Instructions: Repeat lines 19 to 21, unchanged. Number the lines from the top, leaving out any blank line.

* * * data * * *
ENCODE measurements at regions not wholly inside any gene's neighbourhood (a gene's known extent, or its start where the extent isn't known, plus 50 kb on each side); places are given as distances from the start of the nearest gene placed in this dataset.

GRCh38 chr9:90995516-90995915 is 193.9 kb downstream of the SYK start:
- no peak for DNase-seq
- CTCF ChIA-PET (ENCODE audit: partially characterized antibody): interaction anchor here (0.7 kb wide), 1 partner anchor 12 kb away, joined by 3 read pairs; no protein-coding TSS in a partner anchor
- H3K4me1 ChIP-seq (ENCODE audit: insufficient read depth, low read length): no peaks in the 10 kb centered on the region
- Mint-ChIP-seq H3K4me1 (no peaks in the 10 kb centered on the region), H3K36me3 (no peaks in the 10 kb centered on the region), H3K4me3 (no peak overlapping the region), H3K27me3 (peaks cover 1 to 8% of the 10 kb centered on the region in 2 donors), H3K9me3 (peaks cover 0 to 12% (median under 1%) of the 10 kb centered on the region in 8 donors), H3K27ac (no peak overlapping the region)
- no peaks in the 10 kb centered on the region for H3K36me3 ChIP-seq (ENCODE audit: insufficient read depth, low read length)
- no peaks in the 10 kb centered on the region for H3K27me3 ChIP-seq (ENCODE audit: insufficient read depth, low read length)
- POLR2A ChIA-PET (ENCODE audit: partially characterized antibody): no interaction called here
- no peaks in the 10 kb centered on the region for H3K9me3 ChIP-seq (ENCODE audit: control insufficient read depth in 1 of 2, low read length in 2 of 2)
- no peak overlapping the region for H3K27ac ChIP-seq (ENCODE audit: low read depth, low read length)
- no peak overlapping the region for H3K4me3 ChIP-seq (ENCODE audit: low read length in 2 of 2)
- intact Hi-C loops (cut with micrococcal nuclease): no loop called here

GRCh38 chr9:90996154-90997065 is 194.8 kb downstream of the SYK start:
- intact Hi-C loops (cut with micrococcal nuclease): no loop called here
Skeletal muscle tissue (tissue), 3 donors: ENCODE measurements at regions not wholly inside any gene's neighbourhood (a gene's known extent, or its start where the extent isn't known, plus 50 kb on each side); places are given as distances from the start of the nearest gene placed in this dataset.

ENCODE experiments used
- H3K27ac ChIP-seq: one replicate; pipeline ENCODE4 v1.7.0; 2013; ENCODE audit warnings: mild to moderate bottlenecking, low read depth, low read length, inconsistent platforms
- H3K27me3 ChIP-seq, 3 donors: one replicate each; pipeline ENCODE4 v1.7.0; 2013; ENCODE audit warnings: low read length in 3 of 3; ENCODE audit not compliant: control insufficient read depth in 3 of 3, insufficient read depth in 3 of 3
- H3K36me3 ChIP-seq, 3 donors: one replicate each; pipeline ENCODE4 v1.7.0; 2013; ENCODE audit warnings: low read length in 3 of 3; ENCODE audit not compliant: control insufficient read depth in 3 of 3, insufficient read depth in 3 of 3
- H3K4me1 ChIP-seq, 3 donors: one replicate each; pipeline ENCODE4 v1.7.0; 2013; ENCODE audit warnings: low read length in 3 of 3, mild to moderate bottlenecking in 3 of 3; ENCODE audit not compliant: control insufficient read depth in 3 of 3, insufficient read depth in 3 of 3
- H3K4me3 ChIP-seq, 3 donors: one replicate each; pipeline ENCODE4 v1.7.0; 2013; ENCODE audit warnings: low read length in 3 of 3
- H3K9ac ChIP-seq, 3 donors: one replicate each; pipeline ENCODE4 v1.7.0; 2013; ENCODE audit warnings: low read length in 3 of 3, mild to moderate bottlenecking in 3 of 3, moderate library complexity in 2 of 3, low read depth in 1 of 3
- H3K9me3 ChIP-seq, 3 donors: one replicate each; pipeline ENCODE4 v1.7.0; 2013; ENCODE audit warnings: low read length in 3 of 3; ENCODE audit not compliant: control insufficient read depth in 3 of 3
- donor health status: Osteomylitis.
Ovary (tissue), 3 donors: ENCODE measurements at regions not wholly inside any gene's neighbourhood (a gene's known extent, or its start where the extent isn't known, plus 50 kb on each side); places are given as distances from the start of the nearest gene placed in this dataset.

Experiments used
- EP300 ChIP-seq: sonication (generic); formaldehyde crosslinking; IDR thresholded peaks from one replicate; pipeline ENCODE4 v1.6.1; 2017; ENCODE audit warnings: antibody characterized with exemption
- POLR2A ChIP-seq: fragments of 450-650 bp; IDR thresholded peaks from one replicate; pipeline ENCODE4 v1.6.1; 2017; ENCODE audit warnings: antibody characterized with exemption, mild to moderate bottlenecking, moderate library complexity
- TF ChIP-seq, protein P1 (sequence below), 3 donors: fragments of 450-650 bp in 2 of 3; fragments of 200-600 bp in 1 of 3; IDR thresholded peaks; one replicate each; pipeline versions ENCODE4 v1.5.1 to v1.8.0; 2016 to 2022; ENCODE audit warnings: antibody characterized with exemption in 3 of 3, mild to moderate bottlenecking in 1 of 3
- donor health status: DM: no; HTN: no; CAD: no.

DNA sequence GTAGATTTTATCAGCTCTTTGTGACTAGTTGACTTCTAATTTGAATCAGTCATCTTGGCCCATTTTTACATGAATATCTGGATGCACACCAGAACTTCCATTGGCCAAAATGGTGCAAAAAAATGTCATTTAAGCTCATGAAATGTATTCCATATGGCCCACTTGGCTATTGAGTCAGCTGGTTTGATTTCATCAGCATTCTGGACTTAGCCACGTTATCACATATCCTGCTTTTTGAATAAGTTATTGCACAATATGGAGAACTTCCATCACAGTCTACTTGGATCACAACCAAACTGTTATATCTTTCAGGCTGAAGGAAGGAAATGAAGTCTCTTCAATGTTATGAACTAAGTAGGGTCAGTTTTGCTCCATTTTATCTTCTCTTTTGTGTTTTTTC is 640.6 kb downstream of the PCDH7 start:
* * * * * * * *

- H3K27me3 ChIP-seq, 3 donors: one replicate each; pipeline ENCODE4 v1.7.0; 2013; ENCODE audit warnings: low read length in 3 of 3; ENCODE audit not compliant: control insufficient read depth in 3 of 3, insufficient read depth in 3 of 3
- H3K36me3 ChIP-seq, 3 donors: one replicate each; pipeline ENCODE4 v1.7.0; 2013; ENCODE audit warnings: low read length in 3 of 3; ENCODE audit not compliant: control insufficient read depth in 3 of 3, insufficient read depth in 3 of 3
- H3K4me1 ChIP-seq, 3 donors: one replicate each; pipeline ENCODE4 v1.7.0; 2013; ENCODE audit warnings: low read length in 3 of 3, mild to moderate bottlenecking in 3 of 3; ENCODE audit not compliant: control insufficient read depth in 3 of 3, insufficient read depth in 3 of 3